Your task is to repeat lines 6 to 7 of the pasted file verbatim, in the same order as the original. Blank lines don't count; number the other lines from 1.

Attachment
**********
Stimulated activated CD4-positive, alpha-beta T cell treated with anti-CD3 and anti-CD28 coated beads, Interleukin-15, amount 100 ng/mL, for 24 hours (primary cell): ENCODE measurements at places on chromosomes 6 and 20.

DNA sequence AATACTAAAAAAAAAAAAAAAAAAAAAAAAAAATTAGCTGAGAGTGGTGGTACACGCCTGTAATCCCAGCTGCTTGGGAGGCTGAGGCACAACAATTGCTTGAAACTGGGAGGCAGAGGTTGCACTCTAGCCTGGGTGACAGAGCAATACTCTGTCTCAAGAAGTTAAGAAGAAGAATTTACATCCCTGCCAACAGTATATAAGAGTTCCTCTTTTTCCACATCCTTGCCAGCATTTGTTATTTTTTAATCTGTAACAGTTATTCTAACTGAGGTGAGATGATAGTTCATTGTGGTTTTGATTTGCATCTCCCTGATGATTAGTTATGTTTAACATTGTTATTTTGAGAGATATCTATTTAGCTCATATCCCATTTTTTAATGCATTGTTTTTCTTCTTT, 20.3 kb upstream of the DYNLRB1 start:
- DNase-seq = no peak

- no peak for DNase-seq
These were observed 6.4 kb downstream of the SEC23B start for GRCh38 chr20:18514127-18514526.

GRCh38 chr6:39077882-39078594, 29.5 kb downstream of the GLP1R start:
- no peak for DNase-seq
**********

GRCh38 chr6:39077882-39078594, 29.5 kb downstream of the GLP1R start:
- no peak for DNase-seq